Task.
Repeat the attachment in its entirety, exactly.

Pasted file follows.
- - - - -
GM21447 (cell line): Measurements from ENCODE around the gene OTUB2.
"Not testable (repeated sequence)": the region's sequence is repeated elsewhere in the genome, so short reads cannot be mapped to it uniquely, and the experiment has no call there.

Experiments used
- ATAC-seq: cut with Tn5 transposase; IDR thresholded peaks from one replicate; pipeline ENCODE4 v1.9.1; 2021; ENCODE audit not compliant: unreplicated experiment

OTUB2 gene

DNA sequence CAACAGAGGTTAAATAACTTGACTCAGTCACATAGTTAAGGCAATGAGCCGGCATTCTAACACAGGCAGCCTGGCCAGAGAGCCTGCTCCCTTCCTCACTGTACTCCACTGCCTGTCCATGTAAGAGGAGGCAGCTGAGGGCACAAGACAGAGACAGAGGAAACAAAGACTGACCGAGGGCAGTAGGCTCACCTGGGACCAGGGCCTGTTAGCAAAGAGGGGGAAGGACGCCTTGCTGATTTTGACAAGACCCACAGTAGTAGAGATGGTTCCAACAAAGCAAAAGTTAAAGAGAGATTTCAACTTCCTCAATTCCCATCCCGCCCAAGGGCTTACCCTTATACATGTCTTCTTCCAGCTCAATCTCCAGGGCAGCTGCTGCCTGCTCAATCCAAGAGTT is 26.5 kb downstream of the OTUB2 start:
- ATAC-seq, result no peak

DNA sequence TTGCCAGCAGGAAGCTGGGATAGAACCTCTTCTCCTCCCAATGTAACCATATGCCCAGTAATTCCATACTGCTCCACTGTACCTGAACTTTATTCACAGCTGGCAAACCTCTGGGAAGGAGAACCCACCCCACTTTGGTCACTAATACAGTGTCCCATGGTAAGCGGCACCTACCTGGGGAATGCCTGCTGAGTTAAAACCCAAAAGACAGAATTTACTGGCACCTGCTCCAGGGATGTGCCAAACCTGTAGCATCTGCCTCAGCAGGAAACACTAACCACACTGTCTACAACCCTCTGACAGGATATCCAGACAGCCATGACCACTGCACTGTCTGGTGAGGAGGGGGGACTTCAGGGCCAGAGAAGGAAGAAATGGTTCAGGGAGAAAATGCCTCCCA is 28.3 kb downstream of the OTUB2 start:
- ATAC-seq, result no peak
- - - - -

GM21447 (cell line): Measurements from ENCODE around the gene OTUB2.
"Not testable (repeated sequence)": the region's sequence is repeated elsewhere in the genome, so short reads cannot be mapped to it uniquely, and the experiment has no call there.

Experiments used
- ATAC-seq: cut with Tn5 transposase; IDR thresholded peaks from one replicate; pipeline ENCODE4 v1.9.1; 2021; ENCODE audit not compliant: unreplicated experiment

OTUB2 gene

DNA sequence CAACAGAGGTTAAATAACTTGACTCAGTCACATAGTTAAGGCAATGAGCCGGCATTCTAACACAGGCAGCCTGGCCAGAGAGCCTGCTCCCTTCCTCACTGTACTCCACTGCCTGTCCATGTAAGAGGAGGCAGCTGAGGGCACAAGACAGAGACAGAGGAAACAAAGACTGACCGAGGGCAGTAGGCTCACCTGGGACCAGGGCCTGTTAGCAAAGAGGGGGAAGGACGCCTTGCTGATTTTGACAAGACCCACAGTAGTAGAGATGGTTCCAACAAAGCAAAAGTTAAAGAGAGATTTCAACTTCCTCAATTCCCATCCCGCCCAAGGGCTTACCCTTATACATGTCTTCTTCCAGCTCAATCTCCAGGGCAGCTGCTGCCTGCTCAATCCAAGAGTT is 26.5 kb downstream of the OTUB2 start:
- ATAC-seq, result no peak

DNA sequence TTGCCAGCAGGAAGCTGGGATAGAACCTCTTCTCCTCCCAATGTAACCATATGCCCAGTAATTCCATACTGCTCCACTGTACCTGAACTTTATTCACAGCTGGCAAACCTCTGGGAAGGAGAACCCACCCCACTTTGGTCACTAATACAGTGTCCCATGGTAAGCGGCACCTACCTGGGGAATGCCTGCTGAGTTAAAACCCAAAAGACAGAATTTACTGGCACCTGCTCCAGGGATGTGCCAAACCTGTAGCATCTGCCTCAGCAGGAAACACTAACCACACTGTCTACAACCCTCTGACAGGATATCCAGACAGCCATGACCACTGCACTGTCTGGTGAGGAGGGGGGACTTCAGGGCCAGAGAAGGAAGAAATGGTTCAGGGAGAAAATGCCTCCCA is 28.3 kb downstream of the OTUB2 start:
- ATAC-seq, result no peak